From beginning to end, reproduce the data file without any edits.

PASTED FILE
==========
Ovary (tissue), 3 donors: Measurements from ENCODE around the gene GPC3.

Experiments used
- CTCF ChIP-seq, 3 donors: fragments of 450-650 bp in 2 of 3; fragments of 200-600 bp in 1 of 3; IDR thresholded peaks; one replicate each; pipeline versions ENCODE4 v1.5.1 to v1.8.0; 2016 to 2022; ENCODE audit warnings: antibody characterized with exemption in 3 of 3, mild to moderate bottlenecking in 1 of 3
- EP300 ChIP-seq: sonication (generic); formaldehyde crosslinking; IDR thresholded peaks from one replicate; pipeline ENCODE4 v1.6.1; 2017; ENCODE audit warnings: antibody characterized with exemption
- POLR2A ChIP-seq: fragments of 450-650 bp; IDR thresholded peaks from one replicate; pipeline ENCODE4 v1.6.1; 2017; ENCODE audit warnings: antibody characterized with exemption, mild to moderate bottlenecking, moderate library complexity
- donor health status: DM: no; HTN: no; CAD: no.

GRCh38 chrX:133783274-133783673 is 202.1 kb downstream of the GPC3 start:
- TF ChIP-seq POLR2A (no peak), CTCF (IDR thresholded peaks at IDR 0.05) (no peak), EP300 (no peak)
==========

Ovary (tissue), 3 donors: Measurements from ENCODE around the gene GPC3.

Experiments used
- CTCF ChIP-seq, 3 donors: fragments of 450-650 bp in 2 of 3; fragments of 200-600 bp in 1 of 3; IDR thresholded peaks; one replicate each; pipeline versions ENCODE4 v1.5.1 to v1.8.0; 2016 to 2022; ENCODE audit warnings: antibody characterized with exemption in 3 of 3, mild to moderate bottlenecking in 1 of 3
- EP300 ChIP-seq: sonication (generic); formaldehyde crosslinking; IDR thresholded peaks from one replicate; pipeline ENCODE4 v1.6.1; 2017; ENCODE audit warnings: antibody characterized with exemption
- POLR2A ChIP-seq: fragments of 450-650 bp; IDR thresholded peaks from one replicate; pipeline ENCODE4 v1.6.1; 2017; ENCODE audit warnings: antibody characterized with exemption, mild to moderate bottlenecking, moderate library complexity
- donor health status: DM: no; HTN: no; CAD: no.

GRCh38 chrX:133783274-133783673 is 202.1 kb downstream of the GPC3 start:
- TF ChIP-seq POLR2A (no peak), CTCF (IDR thresholded peaks at IDR 0.05) (no peak), EP300 (no peak)